If despair and loneliness were the main motives for conversion to Communism,
they were greatly strengthened by the Christian conscience.
Here again, the intellectual, though he may have abandoned orthodox Christianity,
felt its prickings far more acutely than many of his unreflective church-going neighbors.
He at least was aware of the unfairness of the status and privileges which he enjoyed,
whether by reason of race or class or education.
The emotional appeal of Communism lay precisely in the sacrifices –
both material and spiritual –
which it demanded of the convert.
You can call the response masochistic, or describe it as a sincere desire to serve mankind.
But, whatever name you use, the idea of an active comradeship of struggle –
involving personal sacrifice and abolishing differences of class and race –
has had a compulsive power in every Western democracy.
The attraction of the ordinary political party is what it offers to its members:
the attraction of Communism was that it offered nothing and demanded everything,
including the surrender of spiritual freedom.
Here, indeed, is the explanation of a phenomenon which has puzzled many observers.
How could these intellectuals accept the dogmatism of Stalinism?
The answer is to be found scattered through the pages which follow.
For the intellectual, material comforts are relatively unimportant;
what he cares about most is spiritual freedom.
The strength of the Catholic Church has always been that it demands the sacrifice of that freedom
and condemns spiritual pride as a deadly sin.
The Communist novice, subjecting his soul to the cannon law of the Kremlin,
felt something of the release which Catholicism also brings to the intellectual,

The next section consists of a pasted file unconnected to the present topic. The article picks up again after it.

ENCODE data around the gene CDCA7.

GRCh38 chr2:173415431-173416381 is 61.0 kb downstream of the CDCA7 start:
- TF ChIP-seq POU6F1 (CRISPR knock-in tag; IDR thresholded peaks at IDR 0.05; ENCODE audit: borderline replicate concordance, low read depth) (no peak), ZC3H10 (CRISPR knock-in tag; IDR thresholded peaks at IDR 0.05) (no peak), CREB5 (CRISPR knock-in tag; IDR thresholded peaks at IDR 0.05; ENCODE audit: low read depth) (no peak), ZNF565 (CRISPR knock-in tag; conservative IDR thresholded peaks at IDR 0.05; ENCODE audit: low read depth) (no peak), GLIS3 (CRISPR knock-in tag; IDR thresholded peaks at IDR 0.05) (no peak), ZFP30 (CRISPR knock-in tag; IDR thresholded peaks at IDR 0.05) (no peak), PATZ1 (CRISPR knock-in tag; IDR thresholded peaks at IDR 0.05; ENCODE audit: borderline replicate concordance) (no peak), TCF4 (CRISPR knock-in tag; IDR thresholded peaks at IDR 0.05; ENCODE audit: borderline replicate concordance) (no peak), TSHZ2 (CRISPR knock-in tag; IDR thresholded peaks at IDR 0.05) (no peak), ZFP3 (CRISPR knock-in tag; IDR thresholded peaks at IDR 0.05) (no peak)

wearied and worried by the privilege of freedom.
Once the renunciation has been made, the mind,
instead of operating freely,
becomes the servant of a higher an unquestioned purpose.
To deny the truth is an act of service.
This, of course, is why it is useless to discuss any particular aspect of politics with a Communist.
Any genuine intellectual contact which you have with him
involves a challenge to his fundamental faith, a struggle for his soul.
For it is very much easier to lay the oblation of spiritual pride on the altar of world revolution
than to snatch it back again. (Richard Crossman)
Illustration by Hubert Rogers, for A.E. van Vogt’s story “The Wizard of Linn” (Part II) (p. 126) This is the “original” art as published in Astounding, in which Rogers has rendered the image in “inverted” tones.
The two images below, of the first (1950) edition (Harcourt, Brace and Company) of Face of A Hero, show the book’s front cover / spine, and title page, the latter including an illustration of an aviator’s flight helmet, goggles, and oxygen mask.
The book’s cover combined and is limited to two fundamental elements: one symbolic – a human face; the other quite “real” – a formation of six B-24 Liberator bombers under attack by two enemy fighter planes. Though the novel’s general setting is, of course, the WW II air war against Germany, it’s intriguing that the cover art is set upon varying tones of red, rather than cooler “aerial” shades of blue, gray, and white.
Though the artist’s name is not presented on either the cover or within the book itself, stylistically, the human face at least seems to be reminiscent of the work of Ben Shahn… (Well, maybe!)
It occurred to me I must write to Ruth, but I didn’t know what to tell her.
A subtle wall was being erected between my wife and me
because we had not shared this experience.
I realized with a shock that my wife was a civilian, safe back in the States.
And I suddenly resented those who were safe.
I was appalled at the ease with which I abandoned myself to self-pity
even in my hour of triumph.
But aside from the corrupting but very comfortable stabs of self-pity
there was no denying that my most profound experience had been shared with me
not by Ruth but by nine comparative strangers.
They were now a part of my life, part of my joys and sorrows.
We had not chosen one another as brothers; it had been ordained for us.
Mel Ginn, a rancher from western Texas, was my brother.
I didn’t know much about him and he was suspicious of me because I came from a large city.
He was amused by my clumsiness with the guns.
He was puzzled that an “old man” had got himself mixed up in the fighting.